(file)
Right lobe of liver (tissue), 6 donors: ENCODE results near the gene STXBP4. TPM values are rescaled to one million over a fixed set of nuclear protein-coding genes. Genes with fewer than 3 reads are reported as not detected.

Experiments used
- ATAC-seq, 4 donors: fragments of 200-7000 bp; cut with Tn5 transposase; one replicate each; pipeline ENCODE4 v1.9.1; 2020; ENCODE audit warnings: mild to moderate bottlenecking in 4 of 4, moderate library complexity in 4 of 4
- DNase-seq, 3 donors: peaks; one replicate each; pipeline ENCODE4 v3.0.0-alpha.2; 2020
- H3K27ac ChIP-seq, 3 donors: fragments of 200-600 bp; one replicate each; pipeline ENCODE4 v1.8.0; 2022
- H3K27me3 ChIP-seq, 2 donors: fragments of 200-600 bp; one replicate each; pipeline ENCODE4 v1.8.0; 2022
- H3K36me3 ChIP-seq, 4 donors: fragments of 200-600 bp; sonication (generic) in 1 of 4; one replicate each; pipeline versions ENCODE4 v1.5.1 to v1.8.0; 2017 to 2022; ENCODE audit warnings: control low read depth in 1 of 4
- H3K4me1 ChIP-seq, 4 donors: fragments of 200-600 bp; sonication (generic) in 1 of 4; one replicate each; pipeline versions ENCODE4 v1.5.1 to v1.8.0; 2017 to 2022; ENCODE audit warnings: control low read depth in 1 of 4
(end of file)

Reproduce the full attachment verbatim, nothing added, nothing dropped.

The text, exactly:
Right lobe of liver (tissue), 6 donors: ENCODE results near the gene STXBP4. TPM values are rescaled to one million over a fixed set of nuclear protein-coding genes. Genes with fewer than 3 reads are reported as not detected.

Experiments used
- ATAC-seq, 4 donors: fragments of 200-7000 bp; cut with Tn5 transposase; one replicate each; pipeline ENCODE4 v1.9.1; 2020; ENCODE audit warnings: mild to moderate bottlenecking in 4 of 4, moderate library complexity in 4 of 4
- DNase-seq, 3 donors: peaks; one replicate each; pipeline ENCODE4 v3.0.0-alpha.2; 2020
- H3K27ac ChIP-seq, 3 donors: fragments of 200-600 bp; one replicate each; pipeline ENCODE4 v1.8.0; 2022
- H3K27me3 ChIP-seq, 2 donors: fragments of 200-600 bp; one replicate each; pipeline ENCODE4 v1.8.0; 2022
- H3K36me3 ChIP-seq, 4 donors: fragments of 200-600 bp; sonication (generic) in 1 of 4; one replicate each; pipeline versions ENCODE4 v1.5.1 to v1.8.0; 2017 to 2022; ENCODE audit warnings: control low read depth in 1 of 4
- H3K4me1 ChIP-seq, 4 donors: fragments of 200-600 bp; sonication (generic) in 1 of 4; one replicate each; pipeline versions ENCODE4 v1.5.1 to v1.8.0; 2017 to 2022; ENCODE audit warnings: control low read depth in 1 of 4